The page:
Walter Benjamin liked the phrase einmal ist keinmal. Literally: one time is no times. Looser: once is not enough, or once is never. Let the subliminal rise to the surface of consciousness by grazing again through the text, the stream, the grain, and then again against the grain to feel the furrows of the patterns not picked up the first time. Viewing a film we start with the zero view. The second view is the first, and we move on from there, not always forward. For the Kabbalists, opening the Book a second time one will find the language has changed, mutated, grown in the meantime. Just as for them the written word was still alive, a type of living, breathing and regenerating organism, certain films change in their dormancy. As we visit them again, they reveal different facets, catch the light at a changed hour – at the cusp of a new constellation. Philip K. Dick spent the last years of his life trying to decipher this and related mysteries. Chris Marker seems to have had from early on a caméra-stylo that writes such a living language, not to manuscript or movable type but to celluloid. As screenings of his celluloids have been rare, the “einmal” of viewing one of his films tended to produce a strange kind of hunger, an otaku hunger. That hunger – in some cases decades in duration – is beginning to be appeased…
You may have already concluded that DVD is a perfect medium for Chris Marker, since his cunning, calculated work requires and repays multiple viewings…. Marker’s great talent as a filmmaker is giving us the impression that any digression is welcome, any accident is providence and anything can happen, even as he is firmly in control. We don’t feel steered or manipulated, nor adrift and meandering. A philosopher of passionate ideals, Marker makes films that are, at their essence, generous invitations to join him in an inquiry into the mysteries of human society.Michael Fox, “Chris Marker Comes Home at Last”, sf360.org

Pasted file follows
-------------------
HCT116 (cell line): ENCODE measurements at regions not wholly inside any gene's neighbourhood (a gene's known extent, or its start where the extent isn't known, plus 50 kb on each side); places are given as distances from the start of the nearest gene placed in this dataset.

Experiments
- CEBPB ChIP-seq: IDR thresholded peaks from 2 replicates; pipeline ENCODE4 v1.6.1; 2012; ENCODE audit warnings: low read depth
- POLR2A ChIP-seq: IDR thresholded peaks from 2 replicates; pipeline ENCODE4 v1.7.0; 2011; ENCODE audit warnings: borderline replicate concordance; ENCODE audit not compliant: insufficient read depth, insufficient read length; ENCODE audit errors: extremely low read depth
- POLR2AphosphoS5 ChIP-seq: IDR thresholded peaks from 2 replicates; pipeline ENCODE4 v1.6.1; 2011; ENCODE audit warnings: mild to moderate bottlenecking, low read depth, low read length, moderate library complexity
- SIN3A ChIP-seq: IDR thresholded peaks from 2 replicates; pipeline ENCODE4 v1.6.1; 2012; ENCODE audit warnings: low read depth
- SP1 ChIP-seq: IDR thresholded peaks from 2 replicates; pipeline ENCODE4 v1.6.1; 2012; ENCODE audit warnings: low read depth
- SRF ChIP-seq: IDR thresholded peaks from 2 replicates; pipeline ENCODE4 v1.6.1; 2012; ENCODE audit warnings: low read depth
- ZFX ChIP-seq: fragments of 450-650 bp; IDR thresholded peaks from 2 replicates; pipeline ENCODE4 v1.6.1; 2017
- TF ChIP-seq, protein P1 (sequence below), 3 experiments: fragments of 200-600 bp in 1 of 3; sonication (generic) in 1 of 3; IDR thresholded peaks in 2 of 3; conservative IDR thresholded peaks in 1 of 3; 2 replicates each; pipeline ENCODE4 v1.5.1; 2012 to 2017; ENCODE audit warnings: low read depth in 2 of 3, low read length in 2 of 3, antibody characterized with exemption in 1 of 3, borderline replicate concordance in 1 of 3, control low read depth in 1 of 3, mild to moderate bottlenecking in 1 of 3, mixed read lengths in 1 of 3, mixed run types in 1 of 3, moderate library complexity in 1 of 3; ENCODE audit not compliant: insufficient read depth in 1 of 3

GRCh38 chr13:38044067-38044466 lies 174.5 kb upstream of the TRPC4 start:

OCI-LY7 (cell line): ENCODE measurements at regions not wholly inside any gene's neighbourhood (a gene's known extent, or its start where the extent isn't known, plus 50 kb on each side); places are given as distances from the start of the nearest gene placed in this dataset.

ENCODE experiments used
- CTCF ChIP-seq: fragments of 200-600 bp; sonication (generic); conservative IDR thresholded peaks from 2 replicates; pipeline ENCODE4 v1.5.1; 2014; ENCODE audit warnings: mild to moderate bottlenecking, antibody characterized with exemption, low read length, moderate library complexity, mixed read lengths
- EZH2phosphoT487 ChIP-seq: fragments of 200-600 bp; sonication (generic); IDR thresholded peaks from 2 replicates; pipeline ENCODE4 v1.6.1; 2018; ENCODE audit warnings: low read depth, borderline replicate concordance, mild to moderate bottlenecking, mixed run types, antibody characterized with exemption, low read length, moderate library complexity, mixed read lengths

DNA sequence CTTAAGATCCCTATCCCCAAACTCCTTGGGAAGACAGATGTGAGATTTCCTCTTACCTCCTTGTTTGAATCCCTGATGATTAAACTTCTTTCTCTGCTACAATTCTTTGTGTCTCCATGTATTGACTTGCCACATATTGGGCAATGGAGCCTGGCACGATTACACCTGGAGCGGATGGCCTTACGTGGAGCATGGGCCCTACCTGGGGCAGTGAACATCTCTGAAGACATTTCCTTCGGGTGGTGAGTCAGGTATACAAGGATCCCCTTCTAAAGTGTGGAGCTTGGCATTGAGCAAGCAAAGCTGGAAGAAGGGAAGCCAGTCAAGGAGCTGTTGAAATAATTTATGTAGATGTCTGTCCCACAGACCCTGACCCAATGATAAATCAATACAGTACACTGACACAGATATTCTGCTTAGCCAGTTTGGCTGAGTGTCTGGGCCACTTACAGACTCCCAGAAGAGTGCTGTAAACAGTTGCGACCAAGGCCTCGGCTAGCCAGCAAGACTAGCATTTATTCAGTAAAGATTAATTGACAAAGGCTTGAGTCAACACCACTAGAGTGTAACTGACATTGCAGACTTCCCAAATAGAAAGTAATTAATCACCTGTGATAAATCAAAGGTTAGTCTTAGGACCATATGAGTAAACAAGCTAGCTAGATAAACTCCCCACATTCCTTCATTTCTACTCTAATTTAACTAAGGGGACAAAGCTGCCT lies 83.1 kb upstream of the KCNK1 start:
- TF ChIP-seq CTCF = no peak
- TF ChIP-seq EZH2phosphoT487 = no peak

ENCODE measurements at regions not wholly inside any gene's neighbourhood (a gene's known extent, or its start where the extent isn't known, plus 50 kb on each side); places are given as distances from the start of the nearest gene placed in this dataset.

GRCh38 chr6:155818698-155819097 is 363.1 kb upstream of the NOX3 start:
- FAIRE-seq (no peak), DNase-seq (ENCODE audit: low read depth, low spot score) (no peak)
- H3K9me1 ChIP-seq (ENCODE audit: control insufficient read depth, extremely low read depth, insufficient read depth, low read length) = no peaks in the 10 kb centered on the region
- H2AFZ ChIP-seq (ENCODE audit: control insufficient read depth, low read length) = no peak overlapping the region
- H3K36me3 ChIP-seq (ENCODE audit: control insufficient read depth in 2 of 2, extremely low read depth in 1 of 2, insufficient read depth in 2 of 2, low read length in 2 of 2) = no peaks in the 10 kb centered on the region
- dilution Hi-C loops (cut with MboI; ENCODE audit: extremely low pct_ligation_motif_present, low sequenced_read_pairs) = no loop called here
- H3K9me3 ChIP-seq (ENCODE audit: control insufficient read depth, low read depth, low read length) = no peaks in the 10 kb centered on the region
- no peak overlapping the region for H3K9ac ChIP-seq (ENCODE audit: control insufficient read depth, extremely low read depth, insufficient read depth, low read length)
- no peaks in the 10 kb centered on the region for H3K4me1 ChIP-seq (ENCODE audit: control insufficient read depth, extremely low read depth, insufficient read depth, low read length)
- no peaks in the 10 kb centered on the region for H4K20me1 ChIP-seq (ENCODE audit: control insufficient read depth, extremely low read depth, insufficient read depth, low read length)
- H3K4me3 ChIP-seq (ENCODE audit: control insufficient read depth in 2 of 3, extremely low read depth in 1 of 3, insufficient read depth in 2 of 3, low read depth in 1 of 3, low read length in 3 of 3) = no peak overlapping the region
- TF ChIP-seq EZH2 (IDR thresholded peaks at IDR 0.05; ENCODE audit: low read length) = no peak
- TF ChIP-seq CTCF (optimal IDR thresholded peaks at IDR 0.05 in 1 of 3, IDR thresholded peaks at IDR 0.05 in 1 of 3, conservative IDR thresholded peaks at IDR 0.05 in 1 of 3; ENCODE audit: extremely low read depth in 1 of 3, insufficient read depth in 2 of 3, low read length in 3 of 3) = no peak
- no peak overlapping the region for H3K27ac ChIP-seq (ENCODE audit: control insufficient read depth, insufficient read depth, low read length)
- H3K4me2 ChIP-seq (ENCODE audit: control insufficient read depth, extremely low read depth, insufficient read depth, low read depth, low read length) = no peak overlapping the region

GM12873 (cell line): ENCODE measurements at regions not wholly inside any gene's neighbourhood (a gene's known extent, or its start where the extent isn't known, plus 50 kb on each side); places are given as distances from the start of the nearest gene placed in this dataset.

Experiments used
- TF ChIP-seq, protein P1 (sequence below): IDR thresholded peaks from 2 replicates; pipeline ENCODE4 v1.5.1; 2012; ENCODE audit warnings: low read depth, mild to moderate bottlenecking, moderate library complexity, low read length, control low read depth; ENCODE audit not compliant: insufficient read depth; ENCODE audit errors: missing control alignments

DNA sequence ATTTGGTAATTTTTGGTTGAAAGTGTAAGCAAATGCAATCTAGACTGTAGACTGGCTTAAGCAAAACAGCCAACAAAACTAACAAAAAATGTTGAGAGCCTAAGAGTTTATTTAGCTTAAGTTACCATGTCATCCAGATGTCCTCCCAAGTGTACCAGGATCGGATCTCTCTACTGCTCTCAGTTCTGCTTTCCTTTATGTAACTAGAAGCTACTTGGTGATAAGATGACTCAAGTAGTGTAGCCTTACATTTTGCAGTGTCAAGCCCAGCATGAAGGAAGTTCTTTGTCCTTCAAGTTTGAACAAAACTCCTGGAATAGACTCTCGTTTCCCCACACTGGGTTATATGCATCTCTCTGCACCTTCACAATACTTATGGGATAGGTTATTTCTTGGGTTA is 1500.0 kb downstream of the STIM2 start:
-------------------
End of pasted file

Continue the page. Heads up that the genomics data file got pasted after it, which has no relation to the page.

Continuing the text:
Next: palinode and prolepsis. Reading backwards and forwards. Anticipation. Retrospection. Circularity. The notion of an “edition” applied to Marker’s films.
‘Once is as good as never’ is a German proverb, but it is also attributed to Nietzsche, and understood there to be a melancholic reflection on the uselessness of a life that can be lived only once. In a short piece which includes a reflection on Trotsky, in 1932, Benjamin regards the repetitive gesture demanded by ‘once is as good as never’ not as a dismal ensnarement in bourgeois economy and bourgeois categories, but rather as an essential gesture in a model life that always attempts to start afresh — with presence of mind — and aims to respond sincerely to the specific requirements of the current moment.Peter Osborne, Walter Benjamin: Modernity, London: Routledge, FN 128, p 410. Another translation for ‘einmal ist keinmal’ is ‘ once is never’. See Sunii Manghani, Images: Critical and Primary Sources. The pictorial turn. Vol. 2, p. 256. For a deeper understanding of the Kabbalah, see Gershom Scholem, Major Trends in Jewish Mysticism, among many others.